“Our worker goes to a village and lives there with the people for several months. When he has won their confidence, he calls a meeting to formalise a group of 20 to 30 people. As a first step, the participants select three or four activists from among themselves as leaders, who undergo training in monthly workshops organised by the Nijerakori. Here through a process of detailed self-introduction, the leaders from neighbouring villages forge a rapport among themselves. Thus a network of core workers is formed who mobilise the people to plan and implement their own projects from local resources. The Nijerakori representative’s presence, however, is central to the mobilisation process.”

Khushi was modest about her achievements: “In the national context our impact has been limited. We have been able to reach only a thousand of Bangladesh’s 65,000 villages.”

But she added, “At the village level, we have made some headway. We have changed the fatalistic attitude of the people. They no longer hold “Kismat” (fate) responsible for their poverty. This means they are willing to struggle to change their lives.

\Not only that, they are now prepared to unite and raise their voice against injustice. There have been cases of all the village women uniting to bring pressure on a man who had maltreated his wife. We can mobilise as many as 3000 people on an issue.”

This Khushi hoped would be the beginning of a movement for collective struggle. She has had to face resistance from many quarters — the big landlords, established community leaders and other vested interests.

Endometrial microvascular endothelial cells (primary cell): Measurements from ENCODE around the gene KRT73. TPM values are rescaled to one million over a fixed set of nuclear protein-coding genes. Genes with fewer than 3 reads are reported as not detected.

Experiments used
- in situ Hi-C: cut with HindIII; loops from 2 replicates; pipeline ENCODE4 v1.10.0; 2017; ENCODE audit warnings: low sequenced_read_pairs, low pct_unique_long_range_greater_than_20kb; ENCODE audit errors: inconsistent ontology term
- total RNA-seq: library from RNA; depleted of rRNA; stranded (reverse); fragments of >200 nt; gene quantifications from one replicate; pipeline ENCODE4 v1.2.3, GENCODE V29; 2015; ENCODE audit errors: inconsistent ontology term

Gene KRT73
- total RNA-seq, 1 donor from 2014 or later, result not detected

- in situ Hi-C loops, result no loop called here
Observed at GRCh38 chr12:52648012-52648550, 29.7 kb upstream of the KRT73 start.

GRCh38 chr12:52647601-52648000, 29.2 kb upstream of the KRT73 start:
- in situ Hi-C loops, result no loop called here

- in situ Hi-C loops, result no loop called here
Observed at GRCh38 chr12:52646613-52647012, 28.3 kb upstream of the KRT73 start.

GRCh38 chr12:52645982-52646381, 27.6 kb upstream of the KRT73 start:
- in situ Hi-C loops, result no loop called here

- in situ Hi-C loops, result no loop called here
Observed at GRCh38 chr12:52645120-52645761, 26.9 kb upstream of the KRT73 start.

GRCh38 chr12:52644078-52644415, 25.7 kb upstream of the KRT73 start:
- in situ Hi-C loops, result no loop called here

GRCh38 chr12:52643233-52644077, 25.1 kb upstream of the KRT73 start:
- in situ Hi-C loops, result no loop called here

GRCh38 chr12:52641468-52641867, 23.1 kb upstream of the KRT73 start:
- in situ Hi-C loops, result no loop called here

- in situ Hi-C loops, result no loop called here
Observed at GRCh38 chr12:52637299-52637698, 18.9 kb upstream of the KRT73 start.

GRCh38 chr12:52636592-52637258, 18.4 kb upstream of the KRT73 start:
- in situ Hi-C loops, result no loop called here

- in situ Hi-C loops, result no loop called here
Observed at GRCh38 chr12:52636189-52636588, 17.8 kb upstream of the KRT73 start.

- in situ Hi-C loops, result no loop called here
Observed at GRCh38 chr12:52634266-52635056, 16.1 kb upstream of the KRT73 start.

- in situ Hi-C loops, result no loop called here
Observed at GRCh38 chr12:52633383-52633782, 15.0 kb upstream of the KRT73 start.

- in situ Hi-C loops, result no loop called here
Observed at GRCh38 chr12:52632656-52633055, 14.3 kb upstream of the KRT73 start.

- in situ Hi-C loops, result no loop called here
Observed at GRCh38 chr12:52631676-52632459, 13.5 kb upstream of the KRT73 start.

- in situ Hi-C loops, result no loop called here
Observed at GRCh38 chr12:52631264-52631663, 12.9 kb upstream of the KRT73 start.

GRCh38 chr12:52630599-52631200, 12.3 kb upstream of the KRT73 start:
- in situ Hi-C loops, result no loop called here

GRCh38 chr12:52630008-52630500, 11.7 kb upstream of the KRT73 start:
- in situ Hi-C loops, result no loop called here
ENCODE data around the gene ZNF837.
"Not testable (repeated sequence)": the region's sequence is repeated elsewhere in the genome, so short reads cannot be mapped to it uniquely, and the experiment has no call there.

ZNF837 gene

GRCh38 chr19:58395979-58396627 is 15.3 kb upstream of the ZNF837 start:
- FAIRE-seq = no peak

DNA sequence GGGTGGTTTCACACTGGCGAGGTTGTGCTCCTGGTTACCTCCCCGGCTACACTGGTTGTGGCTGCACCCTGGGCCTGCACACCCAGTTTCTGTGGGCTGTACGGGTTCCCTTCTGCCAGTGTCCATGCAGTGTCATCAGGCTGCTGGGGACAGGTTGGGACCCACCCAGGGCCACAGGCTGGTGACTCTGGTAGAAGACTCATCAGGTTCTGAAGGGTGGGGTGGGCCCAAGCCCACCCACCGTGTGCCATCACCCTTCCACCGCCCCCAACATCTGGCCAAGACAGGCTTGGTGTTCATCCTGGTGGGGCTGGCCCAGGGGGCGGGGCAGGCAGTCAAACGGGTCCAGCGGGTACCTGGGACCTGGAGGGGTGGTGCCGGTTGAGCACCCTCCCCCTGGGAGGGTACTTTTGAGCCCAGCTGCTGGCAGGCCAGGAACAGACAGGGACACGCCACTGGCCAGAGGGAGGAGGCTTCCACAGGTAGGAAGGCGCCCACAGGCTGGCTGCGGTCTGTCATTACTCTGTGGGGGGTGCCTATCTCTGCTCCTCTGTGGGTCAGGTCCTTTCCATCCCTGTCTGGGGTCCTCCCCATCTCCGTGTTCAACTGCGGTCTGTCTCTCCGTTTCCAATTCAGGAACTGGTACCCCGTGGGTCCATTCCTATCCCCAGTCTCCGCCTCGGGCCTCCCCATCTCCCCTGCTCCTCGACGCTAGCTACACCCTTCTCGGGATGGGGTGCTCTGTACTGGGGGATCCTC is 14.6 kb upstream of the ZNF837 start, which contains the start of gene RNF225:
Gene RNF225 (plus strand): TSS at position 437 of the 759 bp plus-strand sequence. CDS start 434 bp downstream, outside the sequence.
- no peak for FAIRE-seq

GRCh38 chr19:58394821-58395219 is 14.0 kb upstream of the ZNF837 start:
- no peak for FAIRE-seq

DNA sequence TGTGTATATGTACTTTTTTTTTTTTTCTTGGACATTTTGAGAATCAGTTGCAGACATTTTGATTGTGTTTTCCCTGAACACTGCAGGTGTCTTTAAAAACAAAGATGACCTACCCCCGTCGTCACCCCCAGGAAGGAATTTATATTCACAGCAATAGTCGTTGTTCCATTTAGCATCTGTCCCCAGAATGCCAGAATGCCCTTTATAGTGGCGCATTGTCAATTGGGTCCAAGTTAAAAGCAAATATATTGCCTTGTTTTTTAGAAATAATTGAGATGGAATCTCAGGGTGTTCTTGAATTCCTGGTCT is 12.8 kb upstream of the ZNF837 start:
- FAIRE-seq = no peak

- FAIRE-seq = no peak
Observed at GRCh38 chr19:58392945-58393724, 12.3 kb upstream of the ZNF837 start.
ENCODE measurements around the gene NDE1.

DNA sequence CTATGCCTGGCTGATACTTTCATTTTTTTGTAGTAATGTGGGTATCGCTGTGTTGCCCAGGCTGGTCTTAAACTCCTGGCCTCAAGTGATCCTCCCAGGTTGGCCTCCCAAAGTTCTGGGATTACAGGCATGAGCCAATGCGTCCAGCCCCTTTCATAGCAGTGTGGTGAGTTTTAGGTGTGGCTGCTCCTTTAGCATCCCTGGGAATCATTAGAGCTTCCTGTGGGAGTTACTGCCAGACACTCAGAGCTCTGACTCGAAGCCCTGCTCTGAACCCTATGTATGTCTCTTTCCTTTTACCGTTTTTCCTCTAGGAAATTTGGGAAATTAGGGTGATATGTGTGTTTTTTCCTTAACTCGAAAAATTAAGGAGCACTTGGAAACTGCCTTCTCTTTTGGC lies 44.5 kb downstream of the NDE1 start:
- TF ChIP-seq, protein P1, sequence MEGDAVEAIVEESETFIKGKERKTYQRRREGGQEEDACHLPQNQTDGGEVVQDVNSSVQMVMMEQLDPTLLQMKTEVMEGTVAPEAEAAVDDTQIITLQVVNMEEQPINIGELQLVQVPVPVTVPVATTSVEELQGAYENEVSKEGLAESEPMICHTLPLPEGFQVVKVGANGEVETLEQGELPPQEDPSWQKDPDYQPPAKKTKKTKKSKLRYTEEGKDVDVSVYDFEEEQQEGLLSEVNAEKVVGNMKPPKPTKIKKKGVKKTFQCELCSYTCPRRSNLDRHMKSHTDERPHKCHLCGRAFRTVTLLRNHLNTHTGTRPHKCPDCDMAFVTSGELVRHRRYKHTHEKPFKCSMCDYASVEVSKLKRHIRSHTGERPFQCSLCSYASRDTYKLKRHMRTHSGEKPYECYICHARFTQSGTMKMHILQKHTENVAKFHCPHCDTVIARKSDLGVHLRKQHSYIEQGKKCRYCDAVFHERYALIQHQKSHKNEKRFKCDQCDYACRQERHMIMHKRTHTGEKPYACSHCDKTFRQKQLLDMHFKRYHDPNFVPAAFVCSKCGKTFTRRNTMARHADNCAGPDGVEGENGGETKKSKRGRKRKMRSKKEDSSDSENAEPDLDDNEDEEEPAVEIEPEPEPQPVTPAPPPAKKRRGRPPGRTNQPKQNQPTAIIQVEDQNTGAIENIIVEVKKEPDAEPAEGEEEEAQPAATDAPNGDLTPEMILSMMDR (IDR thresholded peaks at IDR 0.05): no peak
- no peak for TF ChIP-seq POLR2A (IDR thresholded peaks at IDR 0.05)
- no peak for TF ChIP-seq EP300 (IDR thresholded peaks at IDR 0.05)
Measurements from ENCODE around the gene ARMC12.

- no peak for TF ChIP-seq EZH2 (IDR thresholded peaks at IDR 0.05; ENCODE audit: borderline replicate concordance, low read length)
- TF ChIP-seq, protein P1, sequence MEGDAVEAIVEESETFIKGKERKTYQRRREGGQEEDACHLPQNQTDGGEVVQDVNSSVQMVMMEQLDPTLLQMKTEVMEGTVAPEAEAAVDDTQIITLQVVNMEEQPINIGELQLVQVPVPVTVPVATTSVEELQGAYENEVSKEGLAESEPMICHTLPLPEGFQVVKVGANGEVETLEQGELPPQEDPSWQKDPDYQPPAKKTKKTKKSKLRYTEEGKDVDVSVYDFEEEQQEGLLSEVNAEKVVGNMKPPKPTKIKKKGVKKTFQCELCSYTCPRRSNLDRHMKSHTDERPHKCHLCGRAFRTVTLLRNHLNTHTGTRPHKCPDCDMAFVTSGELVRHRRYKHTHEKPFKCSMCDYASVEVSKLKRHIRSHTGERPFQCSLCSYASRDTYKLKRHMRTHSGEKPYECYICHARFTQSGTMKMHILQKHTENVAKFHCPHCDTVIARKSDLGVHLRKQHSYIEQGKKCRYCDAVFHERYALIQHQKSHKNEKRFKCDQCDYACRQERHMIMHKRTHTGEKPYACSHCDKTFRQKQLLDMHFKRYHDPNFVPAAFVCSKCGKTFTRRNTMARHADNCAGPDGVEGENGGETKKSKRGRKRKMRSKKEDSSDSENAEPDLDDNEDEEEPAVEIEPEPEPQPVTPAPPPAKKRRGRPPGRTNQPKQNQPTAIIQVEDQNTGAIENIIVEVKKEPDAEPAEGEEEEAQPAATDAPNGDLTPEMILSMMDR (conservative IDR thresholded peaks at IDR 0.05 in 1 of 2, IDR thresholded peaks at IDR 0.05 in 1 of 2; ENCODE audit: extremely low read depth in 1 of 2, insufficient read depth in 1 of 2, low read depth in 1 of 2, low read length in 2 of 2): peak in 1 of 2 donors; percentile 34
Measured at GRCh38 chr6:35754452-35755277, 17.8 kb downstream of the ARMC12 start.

What worries Khushi is her failure so far to devise a system whereby her workers can withdraw from a village after the local activists have been trained. Her experience in this context has not been an encouraging one. Whenever her workers have moved out of a village, even if it was after five years, the local leaders fail to continue the work with the same spirit.

Khushi is now married to a coworker and has a three-year old daughter who accompanies her mother to the villages. What prompted her to take up this unconventional work?

“It was the war of liberation in 1971 that transformed me,” Khushi said. “The first public meeting I attended was the one addressed by Sheikh Mujeeb in Dhaka in March 1971.1 still remember how moved I was. The brutalities and atrocities committed by the Pakistan Army came as a traumatic experience. I felt a strong urge to help the suffering people. I was not the only one to feel that way. This would explain why we have so many people working at the grassroots level in Bangladesh.”

The 1971 crisis affected Khushi in another very personal way—she vowed never to visit Pakistan again, although she had spent the better part of her childhood in Karachi. But she changed her mind, when she met a Pakistani development worker at an international workshop in Dhaka. Khushi was overwhelmed by her sincerity and affection. “I then realised it was wrong to hold all Pakistanis responsible for the tragedy of 1971,” said Khushi.

So Khushi Kabir broke her promise never to step on Pakistani soil again. She came to Karachi in January on her way to Bhitshah to attend a workshop on women and development. Khushi was happy that she came and hopes to come again.

Source: Dawn 26 Feb 1988